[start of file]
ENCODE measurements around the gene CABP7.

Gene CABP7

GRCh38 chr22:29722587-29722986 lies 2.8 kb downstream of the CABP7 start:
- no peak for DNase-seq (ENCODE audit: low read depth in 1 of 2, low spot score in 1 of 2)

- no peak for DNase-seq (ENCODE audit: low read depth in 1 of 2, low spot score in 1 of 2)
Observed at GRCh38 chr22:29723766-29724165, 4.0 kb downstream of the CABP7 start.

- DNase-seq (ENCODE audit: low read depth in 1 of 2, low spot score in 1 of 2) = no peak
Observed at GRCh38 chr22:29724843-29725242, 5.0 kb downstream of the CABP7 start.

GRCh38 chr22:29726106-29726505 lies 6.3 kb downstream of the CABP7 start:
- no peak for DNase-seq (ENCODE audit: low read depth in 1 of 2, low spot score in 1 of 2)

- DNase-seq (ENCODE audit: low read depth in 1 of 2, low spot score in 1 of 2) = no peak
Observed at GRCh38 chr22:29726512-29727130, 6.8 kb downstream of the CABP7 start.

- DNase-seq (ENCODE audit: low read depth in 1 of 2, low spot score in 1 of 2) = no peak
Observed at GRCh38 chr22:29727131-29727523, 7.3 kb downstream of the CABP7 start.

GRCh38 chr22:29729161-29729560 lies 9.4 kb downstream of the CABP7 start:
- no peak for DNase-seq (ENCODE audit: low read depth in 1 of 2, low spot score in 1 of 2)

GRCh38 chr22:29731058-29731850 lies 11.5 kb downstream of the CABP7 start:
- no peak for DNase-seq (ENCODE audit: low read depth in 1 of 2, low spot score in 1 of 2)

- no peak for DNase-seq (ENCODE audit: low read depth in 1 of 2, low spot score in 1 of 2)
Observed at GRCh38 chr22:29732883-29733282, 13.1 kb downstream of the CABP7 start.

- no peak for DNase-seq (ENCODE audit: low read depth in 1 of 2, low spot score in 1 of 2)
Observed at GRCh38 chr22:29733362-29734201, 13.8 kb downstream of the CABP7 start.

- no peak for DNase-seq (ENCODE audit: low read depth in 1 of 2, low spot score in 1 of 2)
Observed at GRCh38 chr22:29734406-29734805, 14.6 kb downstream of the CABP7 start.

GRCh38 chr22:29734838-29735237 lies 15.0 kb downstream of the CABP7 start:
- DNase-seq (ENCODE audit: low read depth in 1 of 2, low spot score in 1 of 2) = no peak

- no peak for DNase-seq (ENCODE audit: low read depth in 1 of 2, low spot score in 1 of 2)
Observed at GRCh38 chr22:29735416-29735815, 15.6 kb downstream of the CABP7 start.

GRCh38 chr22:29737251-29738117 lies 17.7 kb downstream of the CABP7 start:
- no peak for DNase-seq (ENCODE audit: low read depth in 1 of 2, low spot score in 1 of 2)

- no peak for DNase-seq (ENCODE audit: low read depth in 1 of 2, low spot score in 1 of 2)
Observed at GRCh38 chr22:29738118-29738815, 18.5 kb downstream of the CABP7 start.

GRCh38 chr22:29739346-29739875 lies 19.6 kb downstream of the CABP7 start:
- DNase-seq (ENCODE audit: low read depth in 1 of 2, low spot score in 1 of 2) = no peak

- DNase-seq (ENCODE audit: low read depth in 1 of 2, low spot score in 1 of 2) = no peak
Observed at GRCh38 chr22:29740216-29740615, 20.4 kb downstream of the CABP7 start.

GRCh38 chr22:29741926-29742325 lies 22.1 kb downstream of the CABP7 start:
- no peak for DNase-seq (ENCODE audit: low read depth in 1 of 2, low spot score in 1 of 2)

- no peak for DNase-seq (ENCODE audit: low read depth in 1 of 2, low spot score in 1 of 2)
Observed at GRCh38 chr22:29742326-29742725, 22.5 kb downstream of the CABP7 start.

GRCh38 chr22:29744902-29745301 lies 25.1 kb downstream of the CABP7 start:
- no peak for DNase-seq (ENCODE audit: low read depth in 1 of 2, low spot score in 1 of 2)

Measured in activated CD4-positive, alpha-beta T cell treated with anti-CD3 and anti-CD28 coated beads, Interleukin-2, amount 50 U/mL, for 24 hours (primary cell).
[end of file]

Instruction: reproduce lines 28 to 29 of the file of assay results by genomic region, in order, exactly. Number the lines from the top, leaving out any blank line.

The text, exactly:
Observed at GRCh38 chr22:29735416-29735815, 15.6 kb downstream of the CABP7 start.

GRCh38 chr22:29737251-29738117 lies 17.7 kb downstream of the CABP7 start: